I’d much rather keep religion a personal matter. I have my religious beliefs and try not to force them on others. In return, I expect others to refrain from forcing their religious beliefs (or lack thereof) on me.

    NOTE: This doesn’t mean that calm discussion of religious beliefs is out of the question. Just that I won’t say “you’re going to hell for not believing XYZ” or “you’re a bad person for not following religion ABC.” There are good and bad people of every religious belief. A person’s religious beliefs (or lack thereof) don’t make him/her a good person, their words and actions do.

  45. ScottL

    I am an atheist, but even I know that America was founded by people that came to escape religious persecution and I respect that. We should respect the foundations of our country and not allow its documents to be edited on a whim. Although, it’s a free country so NBC can do whatever they want; but we also have the right to complain and not buy their product.

  46. Nemo

    @F16 guy #12:

    The proper way is “one nation under god” (deep breath), “indivisible……”

    No, the “proper” way to say it would clearly be “one nation indivisible”, as it was originally written. Shoving “under God” into the middle of that phrase makes no logical sense and is barely tolerable grammatically, so I don’t think there’s any proper way to say it. Never mind the unconstitutionality of it.

    Whether one agrees or disagrees with the Pledge, knowing the right way to say it is just as important.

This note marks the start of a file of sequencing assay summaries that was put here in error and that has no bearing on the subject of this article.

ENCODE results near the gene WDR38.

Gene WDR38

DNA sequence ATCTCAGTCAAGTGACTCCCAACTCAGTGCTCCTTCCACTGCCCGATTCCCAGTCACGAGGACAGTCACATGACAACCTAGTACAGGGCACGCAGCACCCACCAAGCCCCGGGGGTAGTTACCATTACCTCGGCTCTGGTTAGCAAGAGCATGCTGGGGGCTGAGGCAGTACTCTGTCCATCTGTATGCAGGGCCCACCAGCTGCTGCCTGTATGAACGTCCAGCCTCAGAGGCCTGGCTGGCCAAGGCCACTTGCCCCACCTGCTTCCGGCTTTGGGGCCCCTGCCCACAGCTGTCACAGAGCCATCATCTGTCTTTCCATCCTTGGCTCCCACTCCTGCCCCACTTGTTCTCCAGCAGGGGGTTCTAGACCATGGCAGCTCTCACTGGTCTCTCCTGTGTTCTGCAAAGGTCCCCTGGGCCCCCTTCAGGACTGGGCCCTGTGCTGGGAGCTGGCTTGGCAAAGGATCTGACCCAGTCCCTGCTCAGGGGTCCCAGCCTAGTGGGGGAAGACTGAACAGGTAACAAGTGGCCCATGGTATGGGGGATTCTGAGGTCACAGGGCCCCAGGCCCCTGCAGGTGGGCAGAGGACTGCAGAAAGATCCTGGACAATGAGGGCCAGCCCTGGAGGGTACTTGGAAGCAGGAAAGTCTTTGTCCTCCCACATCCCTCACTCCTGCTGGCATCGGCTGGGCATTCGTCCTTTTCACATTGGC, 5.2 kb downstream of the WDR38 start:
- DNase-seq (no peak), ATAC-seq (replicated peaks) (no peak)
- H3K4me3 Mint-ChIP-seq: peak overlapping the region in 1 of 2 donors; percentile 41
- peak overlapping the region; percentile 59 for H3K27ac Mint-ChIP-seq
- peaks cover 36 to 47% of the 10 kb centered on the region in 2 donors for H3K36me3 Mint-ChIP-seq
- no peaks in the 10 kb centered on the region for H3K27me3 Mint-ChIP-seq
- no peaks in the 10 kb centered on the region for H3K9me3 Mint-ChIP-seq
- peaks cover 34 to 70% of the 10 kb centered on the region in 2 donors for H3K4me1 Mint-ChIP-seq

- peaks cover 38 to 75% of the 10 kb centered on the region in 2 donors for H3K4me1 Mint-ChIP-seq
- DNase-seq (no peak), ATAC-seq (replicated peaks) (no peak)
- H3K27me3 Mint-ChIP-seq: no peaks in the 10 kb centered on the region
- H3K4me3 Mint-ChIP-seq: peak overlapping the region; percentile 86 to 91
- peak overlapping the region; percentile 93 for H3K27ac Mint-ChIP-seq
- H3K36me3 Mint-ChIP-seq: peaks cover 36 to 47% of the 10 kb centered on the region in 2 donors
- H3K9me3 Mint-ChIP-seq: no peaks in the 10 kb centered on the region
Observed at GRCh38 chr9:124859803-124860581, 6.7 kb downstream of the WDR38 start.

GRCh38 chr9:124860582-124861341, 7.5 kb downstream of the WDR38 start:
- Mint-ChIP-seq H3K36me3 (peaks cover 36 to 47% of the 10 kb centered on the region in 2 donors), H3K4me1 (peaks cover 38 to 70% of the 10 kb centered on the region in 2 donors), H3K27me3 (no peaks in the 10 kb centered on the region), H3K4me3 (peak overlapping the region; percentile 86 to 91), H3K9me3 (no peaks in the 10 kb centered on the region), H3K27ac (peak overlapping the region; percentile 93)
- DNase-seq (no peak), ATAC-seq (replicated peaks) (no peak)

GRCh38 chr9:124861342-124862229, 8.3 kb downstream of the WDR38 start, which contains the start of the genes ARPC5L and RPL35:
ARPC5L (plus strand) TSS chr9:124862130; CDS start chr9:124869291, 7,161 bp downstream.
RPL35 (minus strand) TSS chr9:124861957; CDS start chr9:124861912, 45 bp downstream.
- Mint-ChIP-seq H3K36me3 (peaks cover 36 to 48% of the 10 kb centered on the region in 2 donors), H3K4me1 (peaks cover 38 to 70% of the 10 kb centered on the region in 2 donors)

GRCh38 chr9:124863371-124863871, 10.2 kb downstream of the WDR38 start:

I have no intention of ever saying it again (in either version, but especially not “under God”), so the importance to me is zero.

    BTW, everyone, check out Rose #18’s URL — she must’ve typed (or cut-and-pasted) her whole comment in the “Website” field.

  47. thetentman

    In 1972 I was in 8th grade. Bruce W., Brian W., and I, bored with being forced to say the pledge, modified it slightly. Yes we were forced. It was the Vietnam era and some felt ashamed of the pledge and tried to protest it but were forced by the school administration to say it. Remember we could not wear jeans to school nor could girls wear pants (because the world would end and or the Commies would take over). So anyway we 3 modified the last line “…and justice for all.” to “…and justice fraall.”, adding a southern twang to it. This went on for about 3 days until Miss Graham, our lesbian (not that there’s anything wrong with that) girls gym teacher figured out what was going on. She did not know who was doing it but she promised immediate expulsion and and a stain on our Permanent Record if she found out who it was. It was sometime during that discussion when she uttered the most memorable line from my school career. “If I tell you something is white and it is really black, well then it’s white.” “Do you UNDERSTAND!?” I was never able to take school seriously after that and I certainly never trusted anyone in authority for a long, long time.